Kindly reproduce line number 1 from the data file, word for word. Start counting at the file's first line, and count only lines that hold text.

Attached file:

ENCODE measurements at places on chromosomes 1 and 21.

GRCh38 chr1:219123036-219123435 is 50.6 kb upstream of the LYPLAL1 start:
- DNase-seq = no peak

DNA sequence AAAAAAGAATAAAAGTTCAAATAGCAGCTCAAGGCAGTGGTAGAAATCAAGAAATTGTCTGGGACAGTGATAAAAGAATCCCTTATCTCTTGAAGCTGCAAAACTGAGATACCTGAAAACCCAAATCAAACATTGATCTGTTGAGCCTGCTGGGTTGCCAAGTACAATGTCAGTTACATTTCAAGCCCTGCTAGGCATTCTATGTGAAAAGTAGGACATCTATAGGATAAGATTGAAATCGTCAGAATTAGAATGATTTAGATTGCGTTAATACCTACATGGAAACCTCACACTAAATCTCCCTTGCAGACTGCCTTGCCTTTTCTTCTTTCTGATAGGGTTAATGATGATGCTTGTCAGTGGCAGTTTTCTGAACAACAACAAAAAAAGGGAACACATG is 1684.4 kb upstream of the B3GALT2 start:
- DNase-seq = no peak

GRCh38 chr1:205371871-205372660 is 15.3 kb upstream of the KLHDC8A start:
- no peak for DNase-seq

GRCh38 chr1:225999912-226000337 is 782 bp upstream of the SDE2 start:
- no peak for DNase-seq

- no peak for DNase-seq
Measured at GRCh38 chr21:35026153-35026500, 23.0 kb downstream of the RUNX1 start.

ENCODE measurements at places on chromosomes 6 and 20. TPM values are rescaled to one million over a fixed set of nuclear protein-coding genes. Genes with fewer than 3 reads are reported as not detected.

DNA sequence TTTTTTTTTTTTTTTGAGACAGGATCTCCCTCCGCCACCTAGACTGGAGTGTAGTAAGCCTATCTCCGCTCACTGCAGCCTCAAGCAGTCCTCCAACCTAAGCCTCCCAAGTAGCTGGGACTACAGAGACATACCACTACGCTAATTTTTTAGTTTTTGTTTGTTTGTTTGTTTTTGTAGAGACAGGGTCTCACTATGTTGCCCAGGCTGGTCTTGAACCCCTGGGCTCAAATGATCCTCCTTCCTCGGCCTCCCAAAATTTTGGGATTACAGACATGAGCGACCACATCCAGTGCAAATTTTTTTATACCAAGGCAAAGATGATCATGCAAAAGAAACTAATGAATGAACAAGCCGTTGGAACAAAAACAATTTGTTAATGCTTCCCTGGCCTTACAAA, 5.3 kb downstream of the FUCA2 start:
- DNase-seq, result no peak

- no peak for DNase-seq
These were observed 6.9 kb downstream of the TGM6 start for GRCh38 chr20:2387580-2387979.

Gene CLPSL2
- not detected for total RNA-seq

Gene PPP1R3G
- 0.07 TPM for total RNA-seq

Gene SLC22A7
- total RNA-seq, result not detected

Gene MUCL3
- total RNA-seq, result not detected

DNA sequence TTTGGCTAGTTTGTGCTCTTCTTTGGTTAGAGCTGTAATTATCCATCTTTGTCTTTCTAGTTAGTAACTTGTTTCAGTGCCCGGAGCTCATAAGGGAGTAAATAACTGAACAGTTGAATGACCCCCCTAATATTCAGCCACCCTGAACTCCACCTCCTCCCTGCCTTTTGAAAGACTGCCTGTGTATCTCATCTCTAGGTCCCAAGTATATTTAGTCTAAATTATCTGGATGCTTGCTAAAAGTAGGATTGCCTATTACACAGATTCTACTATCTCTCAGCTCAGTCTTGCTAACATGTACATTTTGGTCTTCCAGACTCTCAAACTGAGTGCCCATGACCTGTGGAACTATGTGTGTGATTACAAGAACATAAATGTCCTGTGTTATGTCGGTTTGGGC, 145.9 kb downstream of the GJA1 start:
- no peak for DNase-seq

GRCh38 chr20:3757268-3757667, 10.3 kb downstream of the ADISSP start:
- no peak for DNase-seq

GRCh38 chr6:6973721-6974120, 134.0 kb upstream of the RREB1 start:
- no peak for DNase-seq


ENCODE measurements at places on chromosomes 1 and 21.